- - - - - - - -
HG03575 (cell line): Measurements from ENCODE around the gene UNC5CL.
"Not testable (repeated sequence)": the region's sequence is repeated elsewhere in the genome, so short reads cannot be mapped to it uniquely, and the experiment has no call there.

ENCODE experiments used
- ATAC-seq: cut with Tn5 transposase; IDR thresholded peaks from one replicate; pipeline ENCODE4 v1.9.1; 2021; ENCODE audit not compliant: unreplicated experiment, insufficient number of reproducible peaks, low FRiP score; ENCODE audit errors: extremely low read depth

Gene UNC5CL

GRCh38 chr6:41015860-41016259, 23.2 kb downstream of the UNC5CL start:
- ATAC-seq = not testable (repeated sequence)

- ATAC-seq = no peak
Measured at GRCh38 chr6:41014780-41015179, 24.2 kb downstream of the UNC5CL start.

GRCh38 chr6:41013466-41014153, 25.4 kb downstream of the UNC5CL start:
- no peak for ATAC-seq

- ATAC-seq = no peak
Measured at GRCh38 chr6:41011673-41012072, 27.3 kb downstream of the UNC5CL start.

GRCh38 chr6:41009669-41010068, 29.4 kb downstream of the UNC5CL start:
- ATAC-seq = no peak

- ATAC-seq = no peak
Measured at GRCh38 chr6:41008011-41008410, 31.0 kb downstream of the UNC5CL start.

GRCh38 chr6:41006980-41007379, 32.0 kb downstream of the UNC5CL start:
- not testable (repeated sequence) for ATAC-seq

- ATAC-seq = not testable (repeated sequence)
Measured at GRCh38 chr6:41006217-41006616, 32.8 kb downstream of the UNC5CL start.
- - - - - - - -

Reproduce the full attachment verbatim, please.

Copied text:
HG03575 (cell line): Measurements from ENCODE around the gene UNC5CL.
"Not testable (repeated sequence)": the region's sequence is repeated elsewhere in the genome, so short reads cannot be mapped to it uniquely, and the experiment has no call there.

ENCODE experiments used
- ATAC-seq: cut with Tn5 transposase; IDR thresholded peaks from one replicate; pipeline ENCODE4 v1.9.1; 2021; ENCODE audit not compliant: unreplicated experiment, insufficient number of reproducible peaks, low FRiP score; ENCODE audit errors: extremely low read depth

Gene UNC5CL

GRCh38 chr6:41015860-41016259, 23.2 kb downstream of the UNC5CL start:
- ATAC-seq = not testable (repeated sequence)

- ATAC-seq = no peak
Measured at GRCh38 chr6:41014780-41015179, 24.2 kb downstream of the UNC5CL start.

GRCh38 chr6:41013466-41014153, 25.4 kb downstream of the UNC5CL start:
- no peak for ATAC-seq

- ATAC-seq = no peak
Measured at GRCh38 chr6:41011673-41012072, 27.3 kb downstream of the UNC5CL start.

GRCh38 chr6:41009669-41010068, 29.4 kb downstream of the UNC5CL start:
- ATAC-seq = no peak

- ATAC-seq = no peak
Measured at GRCh38 chr6:41008011-41008410, 31.0 kb downstream of the UNC5CL start.

GRCh38 chr6:41006980-41007379, 32.0 kb downstream of the UNC5CL start:
- not testable (repeated sequence) for ATAC-seq

- ATAC-seq = not testable (repeated sequence)
Measured at GRCh38 chr6:41006217-41006616, 32.8 kb downstream of the UNC5CL start.